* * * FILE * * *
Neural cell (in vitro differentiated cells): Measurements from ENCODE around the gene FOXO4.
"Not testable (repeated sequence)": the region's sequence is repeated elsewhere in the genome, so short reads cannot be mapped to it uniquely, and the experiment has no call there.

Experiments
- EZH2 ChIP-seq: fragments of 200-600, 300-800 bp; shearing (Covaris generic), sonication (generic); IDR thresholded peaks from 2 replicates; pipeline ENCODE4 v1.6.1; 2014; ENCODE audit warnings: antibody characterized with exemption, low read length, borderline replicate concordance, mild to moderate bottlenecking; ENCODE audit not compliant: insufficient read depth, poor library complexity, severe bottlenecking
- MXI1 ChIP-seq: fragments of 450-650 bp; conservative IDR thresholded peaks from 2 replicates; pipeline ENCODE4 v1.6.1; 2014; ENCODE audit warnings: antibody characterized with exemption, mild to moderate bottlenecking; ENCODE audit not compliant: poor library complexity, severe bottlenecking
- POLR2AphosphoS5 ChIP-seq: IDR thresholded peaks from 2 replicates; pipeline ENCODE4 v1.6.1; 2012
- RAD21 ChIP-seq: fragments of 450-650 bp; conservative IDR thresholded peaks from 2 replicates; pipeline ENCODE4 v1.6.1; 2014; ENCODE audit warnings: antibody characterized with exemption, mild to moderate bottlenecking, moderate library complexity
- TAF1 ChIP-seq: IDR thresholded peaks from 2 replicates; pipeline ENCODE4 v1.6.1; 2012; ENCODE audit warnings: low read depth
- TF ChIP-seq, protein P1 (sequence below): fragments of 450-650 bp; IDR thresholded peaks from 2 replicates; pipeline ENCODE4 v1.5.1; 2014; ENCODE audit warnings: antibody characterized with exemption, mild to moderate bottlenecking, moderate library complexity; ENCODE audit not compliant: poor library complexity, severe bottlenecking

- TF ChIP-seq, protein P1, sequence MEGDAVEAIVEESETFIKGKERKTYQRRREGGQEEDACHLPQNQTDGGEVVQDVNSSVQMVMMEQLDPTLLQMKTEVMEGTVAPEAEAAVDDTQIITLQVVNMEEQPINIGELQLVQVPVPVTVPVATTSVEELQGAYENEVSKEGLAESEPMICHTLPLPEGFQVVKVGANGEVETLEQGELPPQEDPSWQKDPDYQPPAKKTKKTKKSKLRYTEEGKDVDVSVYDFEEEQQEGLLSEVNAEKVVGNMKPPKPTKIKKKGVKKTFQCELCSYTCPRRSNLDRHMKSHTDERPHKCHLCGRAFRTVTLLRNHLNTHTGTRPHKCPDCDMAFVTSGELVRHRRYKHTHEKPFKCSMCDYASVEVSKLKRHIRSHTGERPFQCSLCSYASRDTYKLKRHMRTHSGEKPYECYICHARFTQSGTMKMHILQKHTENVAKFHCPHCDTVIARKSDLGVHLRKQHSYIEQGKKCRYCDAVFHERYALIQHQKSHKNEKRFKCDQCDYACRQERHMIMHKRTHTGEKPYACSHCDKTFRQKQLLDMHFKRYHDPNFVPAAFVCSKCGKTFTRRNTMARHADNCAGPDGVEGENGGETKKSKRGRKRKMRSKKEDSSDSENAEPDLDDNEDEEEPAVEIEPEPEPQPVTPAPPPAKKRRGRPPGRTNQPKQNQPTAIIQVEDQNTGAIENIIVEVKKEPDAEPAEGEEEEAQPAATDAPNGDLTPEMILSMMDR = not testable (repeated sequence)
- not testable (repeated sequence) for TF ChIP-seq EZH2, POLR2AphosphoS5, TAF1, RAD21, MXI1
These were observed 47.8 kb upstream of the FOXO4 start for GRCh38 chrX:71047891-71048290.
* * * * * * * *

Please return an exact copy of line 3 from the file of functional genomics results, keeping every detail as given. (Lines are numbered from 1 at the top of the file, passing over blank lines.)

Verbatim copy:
Experiments